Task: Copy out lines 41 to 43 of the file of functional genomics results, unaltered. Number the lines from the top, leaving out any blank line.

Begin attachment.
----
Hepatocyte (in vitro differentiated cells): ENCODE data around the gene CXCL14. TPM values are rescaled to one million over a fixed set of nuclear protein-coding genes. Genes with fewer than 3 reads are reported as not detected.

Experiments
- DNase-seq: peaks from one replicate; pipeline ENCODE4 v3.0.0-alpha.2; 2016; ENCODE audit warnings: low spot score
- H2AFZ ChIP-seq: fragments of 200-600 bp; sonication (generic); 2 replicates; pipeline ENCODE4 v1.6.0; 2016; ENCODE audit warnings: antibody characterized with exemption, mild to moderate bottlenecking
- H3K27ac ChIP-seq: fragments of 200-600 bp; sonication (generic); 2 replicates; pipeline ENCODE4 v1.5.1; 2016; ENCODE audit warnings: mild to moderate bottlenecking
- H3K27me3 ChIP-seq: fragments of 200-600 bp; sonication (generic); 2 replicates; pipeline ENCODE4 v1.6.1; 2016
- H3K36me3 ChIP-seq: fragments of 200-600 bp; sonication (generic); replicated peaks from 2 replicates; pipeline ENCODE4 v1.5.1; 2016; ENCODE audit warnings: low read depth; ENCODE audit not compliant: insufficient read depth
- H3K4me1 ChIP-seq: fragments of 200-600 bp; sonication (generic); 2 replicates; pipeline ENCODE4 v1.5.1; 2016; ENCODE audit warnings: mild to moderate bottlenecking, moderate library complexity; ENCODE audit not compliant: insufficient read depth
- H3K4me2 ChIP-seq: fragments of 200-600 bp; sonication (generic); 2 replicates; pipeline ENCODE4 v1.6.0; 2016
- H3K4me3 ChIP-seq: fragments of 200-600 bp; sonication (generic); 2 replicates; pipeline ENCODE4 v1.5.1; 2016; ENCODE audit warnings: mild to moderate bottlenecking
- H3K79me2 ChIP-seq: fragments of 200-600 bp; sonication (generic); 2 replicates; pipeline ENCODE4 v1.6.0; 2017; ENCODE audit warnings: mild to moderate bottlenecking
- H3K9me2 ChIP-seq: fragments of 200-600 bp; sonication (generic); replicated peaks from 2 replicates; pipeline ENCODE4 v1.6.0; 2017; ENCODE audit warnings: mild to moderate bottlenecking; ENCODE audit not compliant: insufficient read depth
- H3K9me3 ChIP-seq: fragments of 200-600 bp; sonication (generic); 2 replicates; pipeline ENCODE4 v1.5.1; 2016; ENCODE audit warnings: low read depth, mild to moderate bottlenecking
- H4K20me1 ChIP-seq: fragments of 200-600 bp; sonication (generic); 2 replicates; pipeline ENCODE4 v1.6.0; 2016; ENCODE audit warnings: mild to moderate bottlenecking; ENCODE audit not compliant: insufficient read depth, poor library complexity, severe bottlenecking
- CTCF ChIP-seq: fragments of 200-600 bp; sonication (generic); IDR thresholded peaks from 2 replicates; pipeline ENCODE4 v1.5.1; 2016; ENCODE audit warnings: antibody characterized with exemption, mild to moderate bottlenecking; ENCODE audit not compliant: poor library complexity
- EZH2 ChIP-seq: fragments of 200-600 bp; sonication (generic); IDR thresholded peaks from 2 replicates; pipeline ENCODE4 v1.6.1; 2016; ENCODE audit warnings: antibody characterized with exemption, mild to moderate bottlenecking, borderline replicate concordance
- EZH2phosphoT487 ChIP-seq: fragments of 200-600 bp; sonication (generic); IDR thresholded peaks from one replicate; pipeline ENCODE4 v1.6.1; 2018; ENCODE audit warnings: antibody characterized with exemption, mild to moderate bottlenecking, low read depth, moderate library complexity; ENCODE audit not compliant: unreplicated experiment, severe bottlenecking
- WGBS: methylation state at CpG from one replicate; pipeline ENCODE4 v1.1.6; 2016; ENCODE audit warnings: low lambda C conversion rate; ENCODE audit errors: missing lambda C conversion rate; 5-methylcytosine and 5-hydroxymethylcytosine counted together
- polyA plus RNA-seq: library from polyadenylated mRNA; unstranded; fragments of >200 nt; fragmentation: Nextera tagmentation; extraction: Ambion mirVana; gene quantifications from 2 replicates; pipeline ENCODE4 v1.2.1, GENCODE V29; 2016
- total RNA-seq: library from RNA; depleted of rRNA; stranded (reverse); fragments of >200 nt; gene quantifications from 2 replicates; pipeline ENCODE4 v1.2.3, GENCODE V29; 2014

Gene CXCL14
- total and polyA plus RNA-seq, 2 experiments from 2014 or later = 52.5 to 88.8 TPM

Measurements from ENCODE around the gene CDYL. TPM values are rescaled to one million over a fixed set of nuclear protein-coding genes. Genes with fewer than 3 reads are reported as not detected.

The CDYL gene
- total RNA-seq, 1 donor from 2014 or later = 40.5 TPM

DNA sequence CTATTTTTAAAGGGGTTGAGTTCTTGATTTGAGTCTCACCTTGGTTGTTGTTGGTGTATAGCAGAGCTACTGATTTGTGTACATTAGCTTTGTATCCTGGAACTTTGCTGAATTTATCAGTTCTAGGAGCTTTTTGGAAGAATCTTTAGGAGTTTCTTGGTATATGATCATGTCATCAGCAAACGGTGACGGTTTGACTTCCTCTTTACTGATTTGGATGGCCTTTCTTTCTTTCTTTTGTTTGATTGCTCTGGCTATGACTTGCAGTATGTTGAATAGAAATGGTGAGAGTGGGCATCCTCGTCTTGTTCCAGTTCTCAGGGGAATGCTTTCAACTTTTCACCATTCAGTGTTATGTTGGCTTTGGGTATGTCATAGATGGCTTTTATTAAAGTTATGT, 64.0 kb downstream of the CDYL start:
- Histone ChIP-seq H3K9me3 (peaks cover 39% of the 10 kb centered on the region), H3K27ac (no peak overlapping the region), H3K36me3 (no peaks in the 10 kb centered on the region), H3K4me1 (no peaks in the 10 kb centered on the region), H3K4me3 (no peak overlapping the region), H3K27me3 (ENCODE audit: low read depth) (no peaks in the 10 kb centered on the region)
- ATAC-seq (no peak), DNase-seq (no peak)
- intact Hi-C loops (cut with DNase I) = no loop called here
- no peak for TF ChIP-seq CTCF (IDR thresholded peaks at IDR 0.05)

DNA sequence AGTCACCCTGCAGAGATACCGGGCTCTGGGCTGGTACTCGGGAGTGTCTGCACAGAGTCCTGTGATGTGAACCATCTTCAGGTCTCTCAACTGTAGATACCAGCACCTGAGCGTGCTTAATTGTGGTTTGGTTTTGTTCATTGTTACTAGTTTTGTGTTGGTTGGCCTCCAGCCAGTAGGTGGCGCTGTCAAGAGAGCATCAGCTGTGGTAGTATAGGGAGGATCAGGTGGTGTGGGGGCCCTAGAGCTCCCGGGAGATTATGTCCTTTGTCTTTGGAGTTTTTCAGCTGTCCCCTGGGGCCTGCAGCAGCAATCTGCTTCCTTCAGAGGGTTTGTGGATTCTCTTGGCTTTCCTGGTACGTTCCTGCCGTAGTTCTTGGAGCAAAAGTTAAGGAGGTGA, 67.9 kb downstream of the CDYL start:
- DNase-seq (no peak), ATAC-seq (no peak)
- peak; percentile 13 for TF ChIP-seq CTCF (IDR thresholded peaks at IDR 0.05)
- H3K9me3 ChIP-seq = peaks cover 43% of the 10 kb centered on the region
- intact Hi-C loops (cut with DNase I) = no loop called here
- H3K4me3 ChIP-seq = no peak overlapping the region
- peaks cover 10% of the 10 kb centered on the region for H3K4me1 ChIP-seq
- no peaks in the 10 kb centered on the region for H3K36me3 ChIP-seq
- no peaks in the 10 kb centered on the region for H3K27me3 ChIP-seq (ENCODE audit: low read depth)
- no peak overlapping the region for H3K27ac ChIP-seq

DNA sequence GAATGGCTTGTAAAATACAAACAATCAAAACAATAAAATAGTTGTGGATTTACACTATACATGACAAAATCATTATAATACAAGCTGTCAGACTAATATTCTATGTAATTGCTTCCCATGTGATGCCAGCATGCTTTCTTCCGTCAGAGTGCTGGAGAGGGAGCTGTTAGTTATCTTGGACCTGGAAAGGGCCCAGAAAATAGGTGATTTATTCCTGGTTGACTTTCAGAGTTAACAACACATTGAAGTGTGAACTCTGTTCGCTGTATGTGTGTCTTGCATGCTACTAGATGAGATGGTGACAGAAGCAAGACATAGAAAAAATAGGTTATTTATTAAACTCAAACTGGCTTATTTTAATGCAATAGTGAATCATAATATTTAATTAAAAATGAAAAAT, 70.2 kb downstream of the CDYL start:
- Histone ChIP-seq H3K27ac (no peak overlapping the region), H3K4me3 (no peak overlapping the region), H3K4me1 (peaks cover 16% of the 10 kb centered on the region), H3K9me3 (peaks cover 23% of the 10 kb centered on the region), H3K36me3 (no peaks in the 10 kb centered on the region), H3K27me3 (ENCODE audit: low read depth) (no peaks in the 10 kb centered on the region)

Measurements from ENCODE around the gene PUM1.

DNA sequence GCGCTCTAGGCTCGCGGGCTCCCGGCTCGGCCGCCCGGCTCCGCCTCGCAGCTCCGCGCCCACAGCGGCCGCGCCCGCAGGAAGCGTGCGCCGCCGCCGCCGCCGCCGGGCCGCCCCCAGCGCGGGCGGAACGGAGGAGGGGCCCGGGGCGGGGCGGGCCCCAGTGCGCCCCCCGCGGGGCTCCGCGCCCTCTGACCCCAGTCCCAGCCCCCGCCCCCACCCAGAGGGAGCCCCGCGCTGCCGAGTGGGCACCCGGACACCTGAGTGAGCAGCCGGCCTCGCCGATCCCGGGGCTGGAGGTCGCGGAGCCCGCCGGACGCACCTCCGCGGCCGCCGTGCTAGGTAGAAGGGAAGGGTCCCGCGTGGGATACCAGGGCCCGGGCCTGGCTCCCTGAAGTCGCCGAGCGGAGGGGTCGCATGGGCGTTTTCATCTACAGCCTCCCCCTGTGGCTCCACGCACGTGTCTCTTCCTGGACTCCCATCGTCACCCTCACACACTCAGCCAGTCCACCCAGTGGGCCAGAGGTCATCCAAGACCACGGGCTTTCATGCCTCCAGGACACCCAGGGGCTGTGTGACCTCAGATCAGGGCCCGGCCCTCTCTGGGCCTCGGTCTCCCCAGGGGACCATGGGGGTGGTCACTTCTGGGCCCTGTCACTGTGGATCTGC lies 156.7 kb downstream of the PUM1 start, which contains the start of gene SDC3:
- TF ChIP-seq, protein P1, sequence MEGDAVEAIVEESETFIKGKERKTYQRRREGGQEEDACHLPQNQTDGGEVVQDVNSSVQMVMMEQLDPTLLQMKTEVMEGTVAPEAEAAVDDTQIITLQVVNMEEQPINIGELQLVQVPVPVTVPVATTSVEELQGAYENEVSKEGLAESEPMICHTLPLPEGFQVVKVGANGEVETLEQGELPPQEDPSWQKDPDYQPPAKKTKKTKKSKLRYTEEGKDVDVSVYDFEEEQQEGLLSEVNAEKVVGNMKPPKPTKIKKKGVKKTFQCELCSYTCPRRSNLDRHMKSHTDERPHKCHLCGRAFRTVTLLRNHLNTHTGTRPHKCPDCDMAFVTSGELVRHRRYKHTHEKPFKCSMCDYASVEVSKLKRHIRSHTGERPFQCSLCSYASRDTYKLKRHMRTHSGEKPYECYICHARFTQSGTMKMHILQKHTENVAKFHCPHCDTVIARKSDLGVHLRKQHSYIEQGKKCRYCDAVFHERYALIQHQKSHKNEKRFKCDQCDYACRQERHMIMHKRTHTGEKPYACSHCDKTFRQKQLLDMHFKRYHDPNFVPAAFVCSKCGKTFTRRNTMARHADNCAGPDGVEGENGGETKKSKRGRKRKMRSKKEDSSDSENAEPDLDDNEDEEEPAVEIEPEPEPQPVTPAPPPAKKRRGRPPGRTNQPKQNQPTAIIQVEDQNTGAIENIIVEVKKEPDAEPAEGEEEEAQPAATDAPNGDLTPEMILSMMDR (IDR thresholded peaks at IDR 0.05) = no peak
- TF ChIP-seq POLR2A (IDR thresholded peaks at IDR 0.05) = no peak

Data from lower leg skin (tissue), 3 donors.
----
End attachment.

DNA sequence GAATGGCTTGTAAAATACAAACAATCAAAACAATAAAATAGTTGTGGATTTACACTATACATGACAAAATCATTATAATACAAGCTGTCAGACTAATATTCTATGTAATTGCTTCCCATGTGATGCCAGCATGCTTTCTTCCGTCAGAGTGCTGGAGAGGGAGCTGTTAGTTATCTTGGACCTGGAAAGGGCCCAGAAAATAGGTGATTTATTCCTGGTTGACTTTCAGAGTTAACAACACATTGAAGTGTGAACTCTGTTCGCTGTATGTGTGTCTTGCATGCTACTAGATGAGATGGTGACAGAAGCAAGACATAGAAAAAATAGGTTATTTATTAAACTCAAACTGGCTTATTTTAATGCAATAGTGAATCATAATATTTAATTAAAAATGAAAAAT, 70.2 kb downstream of the CDYL start:
- Histone ChIP-seq H3K27ac (no peak overlapping the region), H3K4me3 (no peak overlapping the region), H3K4me1 (peaks cover 16% of the 10 kb centered on the region), H3K9me3 (peaks cover 23% of the 10 kb centered on the region), H3K36me3 (no peaks in the 10 kb centered on the region), H3K27me3 (ENCODE audit: low read depth) (no peaks in the 10 kb centered on the region)

Measurements from ENCODE around the gene PUM1.